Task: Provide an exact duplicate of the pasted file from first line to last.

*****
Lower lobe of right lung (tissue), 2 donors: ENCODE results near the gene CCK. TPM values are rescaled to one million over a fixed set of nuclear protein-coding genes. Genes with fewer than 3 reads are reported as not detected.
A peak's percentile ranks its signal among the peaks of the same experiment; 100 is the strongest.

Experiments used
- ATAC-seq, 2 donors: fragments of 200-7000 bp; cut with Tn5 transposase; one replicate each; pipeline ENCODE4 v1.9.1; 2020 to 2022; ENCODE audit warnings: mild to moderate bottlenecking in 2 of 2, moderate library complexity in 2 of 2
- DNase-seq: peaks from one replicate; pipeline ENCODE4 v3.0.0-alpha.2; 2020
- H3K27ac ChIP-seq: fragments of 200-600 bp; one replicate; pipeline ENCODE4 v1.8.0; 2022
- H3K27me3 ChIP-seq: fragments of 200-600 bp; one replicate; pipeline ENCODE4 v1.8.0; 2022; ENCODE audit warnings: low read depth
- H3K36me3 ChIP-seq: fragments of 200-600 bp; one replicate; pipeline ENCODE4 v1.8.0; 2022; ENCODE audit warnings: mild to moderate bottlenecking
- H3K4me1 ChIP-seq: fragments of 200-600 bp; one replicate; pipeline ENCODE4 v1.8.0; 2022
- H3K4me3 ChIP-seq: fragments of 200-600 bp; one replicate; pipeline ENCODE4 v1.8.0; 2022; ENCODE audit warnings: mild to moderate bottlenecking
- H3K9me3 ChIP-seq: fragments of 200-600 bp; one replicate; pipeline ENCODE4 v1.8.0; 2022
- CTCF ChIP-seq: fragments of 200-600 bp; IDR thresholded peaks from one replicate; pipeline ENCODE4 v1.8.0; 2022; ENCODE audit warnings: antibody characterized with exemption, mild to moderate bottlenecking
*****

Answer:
Lower lobe of right lung (tissue), 2 donors: ENCODE results near the gene CCK. TPM values are rescaled to one million over a fixed set of nuclear protein-coding genes. Genes with fewer than 3 reads are reported as not detected.
A peak's percentile ranks its signal among the peaks of the same experiment; 100 is the strongest.

Experiments used
- ATAC-seq, 2 donors: fragments of 200-7000 bp; cut with Tn5 transposase; one replicate each; pipeline ENCODE4 v1.9.1; 2020 to 2022; ENCODE audit warnings: mild to moderate bottlenecking in 2 of 2, moderate library complexity in 2 of 2
- DNase-seq: peaks from one replicate; pipeline ENCODE4 v3.0.0-alpha.2; 2020
- H3K27ac ChIP-seq: fragments of 200-600 bp; one replicate; pipeline ENCODE4 v1.8.0; 2022
- H3K27me3 ChIP-seq: fragments of 200-600 bp; one replicate; pipeline ENCODE4 v1.8.0; 2022; ENCODE audit warnings: low read depth
- H3K36me3 ChIP-seq: fragments of 200-600 bp; one replicate; pipeline ENCODE4 v1.8.0; 2022; ENCODE audit warnings: mild to moderate bottlenecking
- H3K4me1 ChIP-seq: fragments of 200-600 bp; one replicate; pipeline ENCODE4 v1.8.0; 2022
- H3K4me3 ChIP-seq: fragments of 200-600 bp; one replicate; pipeline ENCODE4 v1.8.0; 2022; ENCODE audit warnings: mild to moderate bottlenecking
- H3K9me3 ChIP-seq: fragments of 200-600 bp; one replicate; pipeline ENCODE4 v1.8.0; 2022
- CTCF ChIP-seq: fragments of 200-600 bp; IDR thresholded peaks from one replicate; pipeline ENCODE4 v1.8.0; 2022; ENCODE audit warnings: antibody characterized with exemption, mild to moderate bottlenecking